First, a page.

- Protein has grown in popularity since the mid-2000s, in part due to its association with weight loss.
- A nutritionist said that products labeled “high protein” can contain fewer macronutrients than you might think.
- Likewise, foods like nut butters, which are often good protein sources, don’t contain much.
Protein-rich foods are growing in popularity, but not everything you might assume is a rich source of the macronutrient actually is, according to a dietitian.
Protein is one of the three macronutrients, along with carbohydrates and fats, that make up all of our foods.
It is essential for general health, but is especially important for active people or anyone who has The goal of losing fat or building muscle. Helps muscles recover and grow It satiates so it keeps you full. Adults in the United States are recommended to eat 0.8 grams of protein per kilogram of body weight per day.
Protein has grown in popularity since the early 2000s after studies suggested it could aid weight loss, a food historian wrote in ConversationThis has led to the emergence of high-protein diets. The global market for protein nutritional products is expected to grow to more than $70 billion by 2025, up from $52 billion in 2020, according to a report from the market data company. statista.
The growing interest in protein has led to the addition of some food companies Labels “high protein” for their products. But such foods are not always high in protein, and the label often comes at a hefty price, Registered Nutritionist Graeme Tomlinson He said from the inside.
Likewise, many all foods Which people think are good protein sources often aren’t actually as rich in macronutrients as they’d hope.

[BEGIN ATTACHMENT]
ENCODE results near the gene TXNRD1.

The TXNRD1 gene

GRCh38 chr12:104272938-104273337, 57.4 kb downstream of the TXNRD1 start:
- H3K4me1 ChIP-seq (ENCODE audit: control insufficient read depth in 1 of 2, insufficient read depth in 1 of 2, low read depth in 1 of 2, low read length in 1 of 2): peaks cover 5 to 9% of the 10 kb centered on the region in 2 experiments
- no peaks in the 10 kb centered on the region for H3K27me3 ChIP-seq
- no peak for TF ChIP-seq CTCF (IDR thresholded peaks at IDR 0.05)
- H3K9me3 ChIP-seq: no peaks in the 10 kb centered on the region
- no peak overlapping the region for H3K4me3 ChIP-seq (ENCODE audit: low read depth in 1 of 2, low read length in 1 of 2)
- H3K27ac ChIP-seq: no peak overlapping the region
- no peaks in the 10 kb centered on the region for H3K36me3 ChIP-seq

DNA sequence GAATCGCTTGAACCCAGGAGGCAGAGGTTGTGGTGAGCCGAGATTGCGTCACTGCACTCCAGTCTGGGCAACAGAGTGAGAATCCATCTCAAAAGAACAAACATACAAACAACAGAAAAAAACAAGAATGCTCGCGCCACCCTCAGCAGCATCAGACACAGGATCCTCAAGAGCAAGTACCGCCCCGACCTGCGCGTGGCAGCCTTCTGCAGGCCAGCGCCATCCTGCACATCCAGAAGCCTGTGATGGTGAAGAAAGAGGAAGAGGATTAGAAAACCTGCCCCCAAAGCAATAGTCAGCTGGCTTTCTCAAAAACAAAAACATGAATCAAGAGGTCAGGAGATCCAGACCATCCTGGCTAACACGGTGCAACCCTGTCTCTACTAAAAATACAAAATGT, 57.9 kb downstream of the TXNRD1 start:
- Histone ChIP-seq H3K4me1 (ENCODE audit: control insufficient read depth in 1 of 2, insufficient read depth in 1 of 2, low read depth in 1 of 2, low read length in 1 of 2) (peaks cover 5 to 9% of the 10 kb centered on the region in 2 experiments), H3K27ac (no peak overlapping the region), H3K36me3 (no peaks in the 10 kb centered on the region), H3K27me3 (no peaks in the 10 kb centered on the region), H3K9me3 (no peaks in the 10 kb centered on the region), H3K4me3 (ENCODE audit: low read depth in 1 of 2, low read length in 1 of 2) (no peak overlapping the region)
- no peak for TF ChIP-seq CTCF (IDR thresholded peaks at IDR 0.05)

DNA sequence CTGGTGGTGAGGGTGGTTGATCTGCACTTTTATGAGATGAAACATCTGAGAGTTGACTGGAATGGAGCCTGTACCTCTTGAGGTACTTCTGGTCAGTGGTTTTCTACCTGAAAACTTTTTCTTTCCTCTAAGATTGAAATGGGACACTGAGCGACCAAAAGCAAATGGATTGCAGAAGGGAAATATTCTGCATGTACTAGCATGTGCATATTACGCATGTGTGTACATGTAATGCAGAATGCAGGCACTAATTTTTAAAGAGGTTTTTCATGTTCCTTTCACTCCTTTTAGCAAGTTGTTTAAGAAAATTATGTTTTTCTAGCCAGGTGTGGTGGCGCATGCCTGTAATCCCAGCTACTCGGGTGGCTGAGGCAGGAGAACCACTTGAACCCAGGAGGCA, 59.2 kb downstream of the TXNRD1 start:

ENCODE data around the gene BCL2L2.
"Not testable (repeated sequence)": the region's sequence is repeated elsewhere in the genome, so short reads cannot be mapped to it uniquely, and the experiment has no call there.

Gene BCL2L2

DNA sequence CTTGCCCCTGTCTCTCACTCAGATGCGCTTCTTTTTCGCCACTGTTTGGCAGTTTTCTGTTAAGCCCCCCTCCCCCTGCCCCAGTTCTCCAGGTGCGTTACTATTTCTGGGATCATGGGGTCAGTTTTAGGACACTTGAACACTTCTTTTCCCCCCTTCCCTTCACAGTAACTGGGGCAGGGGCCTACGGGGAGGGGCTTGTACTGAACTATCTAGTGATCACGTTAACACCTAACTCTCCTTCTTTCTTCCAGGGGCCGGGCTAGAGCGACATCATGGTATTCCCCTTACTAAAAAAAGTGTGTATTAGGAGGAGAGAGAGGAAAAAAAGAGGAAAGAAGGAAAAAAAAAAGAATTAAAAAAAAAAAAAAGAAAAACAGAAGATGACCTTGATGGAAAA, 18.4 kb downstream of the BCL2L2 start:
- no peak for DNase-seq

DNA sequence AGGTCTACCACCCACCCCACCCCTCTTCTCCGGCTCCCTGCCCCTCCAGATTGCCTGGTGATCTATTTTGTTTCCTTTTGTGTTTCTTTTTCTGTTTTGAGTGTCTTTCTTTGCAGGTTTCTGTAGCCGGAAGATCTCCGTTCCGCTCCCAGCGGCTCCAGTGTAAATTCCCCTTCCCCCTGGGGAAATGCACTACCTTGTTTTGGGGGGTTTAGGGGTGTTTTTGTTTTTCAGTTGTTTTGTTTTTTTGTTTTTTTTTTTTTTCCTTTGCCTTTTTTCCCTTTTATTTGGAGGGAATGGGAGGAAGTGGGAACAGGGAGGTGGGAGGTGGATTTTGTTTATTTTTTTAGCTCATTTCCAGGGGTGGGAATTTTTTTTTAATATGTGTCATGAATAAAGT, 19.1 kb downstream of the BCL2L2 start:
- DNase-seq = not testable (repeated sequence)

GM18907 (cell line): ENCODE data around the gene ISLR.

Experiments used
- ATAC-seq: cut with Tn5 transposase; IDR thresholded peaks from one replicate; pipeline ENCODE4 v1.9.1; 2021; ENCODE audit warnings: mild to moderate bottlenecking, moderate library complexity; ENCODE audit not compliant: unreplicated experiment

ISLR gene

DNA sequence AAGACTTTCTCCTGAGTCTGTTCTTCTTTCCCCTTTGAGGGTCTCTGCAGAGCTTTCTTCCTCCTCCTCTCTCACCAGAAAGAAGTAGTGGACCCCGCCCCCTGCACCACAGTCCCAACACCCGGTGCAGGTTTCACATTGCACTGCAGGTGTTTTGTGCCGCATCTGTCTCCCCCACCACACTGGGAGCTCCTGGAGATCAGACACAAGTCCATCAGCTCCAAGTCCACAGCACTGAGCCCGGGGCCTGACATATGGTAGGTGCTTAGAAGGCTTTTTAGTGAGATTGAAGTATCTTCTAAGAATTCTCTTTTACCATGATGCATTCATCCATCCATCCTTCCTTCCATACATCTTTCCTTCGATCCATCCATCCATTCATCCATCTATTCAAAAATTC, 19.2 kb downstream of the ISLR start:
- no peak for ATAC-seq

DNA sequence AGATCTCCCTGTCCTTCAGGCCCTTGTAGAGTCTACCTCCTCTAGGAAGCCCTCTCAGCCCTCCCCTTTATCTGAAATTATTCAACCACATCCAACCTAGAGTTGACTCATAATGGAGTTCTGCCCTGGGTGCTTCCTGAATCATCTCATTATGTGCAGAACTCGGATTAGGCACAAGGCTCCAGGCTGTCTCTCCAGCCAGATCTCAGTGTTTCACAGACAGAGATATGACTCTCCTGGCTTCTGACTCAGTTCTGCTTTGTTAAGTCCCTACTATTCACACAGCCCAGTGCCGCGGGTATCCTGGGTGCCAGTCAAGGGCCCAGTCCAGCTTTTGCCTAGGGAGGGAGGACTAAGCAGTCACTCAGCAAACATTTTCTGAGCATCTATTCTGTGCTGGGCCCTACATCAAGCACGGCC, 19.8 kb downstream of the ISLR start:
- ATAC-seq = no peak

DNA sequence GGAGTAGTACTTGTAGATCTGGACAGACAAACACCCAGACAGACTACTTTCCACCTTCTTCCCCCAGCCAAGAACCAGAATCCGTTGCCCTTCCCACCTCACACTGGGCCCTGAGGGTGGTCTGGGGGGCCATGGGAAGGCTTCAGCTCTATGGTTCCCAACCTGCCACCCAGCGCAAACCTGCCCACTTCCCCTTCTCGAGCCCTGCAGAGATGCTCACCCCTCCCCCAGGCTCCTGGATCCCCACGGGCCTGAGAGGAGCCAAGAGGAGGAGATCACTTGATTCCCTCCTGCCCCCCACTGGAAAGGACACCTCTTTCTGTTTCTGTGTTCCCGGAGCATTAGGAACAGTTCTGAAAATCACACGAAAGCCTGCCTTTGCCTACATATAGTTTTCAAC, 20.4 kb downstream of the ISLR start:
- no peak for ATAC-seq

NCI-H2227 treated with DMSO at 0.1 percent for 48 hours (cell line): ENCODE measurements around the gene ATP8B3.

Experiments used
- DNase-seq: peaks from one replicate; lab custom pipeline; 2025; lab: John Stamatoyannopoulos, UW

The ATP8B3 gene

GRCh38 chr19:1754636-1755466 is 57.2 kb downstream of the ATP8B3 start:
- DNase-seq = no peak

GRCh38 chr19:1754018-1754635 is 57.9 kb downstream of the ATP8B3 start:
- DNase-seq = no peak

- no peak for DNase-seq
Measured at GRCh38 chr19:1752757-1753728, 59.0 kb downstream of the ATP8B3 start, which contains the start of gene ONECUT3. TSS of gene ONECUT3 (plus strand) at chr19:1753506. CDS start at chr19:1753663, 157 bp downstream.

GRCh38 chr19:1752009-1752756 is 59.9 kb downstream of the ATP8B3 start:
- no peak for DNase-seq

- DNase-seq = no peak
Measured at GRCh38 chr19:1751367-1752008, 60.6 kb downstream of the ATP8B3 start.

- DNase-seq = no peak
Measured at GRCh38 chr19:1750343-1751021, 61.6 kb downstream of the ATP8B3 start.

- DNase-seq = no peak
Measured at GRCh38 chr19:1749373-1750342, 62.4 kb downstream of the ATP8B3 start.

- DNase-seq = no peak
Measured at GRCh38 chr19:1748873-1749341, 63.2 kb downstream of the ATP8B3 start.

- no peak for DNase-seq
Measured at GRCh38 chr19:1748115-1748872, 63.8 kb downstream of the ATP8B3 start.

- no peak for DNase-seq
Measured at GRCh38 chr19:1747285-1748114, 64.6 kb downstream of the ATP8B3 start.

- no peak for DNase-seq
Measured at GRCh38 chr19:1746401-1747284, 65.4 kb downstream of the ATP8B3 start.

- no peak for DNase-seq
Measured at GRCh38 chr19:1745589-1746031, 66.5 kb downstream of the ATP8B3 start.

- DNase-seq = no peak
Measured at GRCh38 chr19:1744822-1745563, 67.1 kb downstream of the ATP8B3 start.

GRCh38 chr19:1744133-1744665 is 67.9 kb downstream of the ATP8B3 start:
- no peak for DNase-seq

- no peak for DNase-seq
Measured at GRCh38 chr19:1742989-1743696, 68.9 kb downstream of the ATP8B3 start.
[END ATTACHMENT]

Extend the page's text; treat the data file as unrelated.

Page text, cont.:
Although, there is nothing wrong with these foods. “There are no ‘bad’ foods,” Tomlinson said, “but they simply aren’t high in protein compared to the amount of energy they contain.”
To get proteinFocus on foods like Greek yogurt, lean meats, and eggs.
Tomlinson shared four foods that aren’t as high in protein as you think.
It’s also a source of protein, but you have to eat a lot to get a good share of the macronutrient, according to Tomlinson.
“While nuts contain a decent amount of protein, they are also rich in calories,” Tomlinson said. “For example, 100 grams of peanuts contains 30 grams of protein, but also contains 620 calories.”
according to US Department of AgricultureA serving of nuts is 1 ounce or 28 grams, which is roughly a handful.
This may not be a problem for everyone, but if you are trying to commit to a file Calorie deficiency To lose weight, it may be helpful to monitor your portion size.
However, research also indicates that not all of the calories in nuts are absorbed by our bodies, and they may be 15-25% lower in calories than previously thought, Hilary Brooke reported from Insider.
2. Protein snacks
There are a lot of so-called protein snacks available in grocery stores these days, but their marketing can be misleading, according to Tomlinson.
He uses the example of a popular brand of protein bites in the UK, where he resides.
“While these foods are celebrated as a protein snack, the truth is you get four grams of protein for 132 calories,” he said. “You’d be better off eating low-fat cheese and getting four times the protein with the same calories.”
Likewise, some “protein” nut bars have about 250 calories and only provide about 10 grams of protein, Tomlinson said. For comparison, 100 grams of chicken breast contains about 110 calories and about 25 grams of protein.
Remember to read the nutritional information before buying, he said.
3. Bread and protein bread
Bread products, from loaves of bread, which are labeled “high protein,” Tomlinson said, contain barely more than the “regular” ones.
Tomlinson points to the example of a thin protein cake.
“With eight grams of protein per 160 calories it seems like a good deal,” he said. “But regular bread has about 230 calories and nine grams of protein. Is it really worth swapping out your favorite plain bread in the name of more protein? Not really.”
4. Peanut Butter
Peanut butter provides healthy fats, energy, and some protein, but just like whole nuts, it’s not as high in protein as many would hope.
“It’s considered the greatest health food of the 2000s, and many have lauded it as a protein-rich snack as well,” Tomlinson said. “But while they’re packed with nutrients, their protein profile is identical to that of peanuts — calorie-dense and certainly not protein-dense.”
A 15-gram (about 1 teaspoon) serving of peanut butter contains about four grams of protein and 95 calories.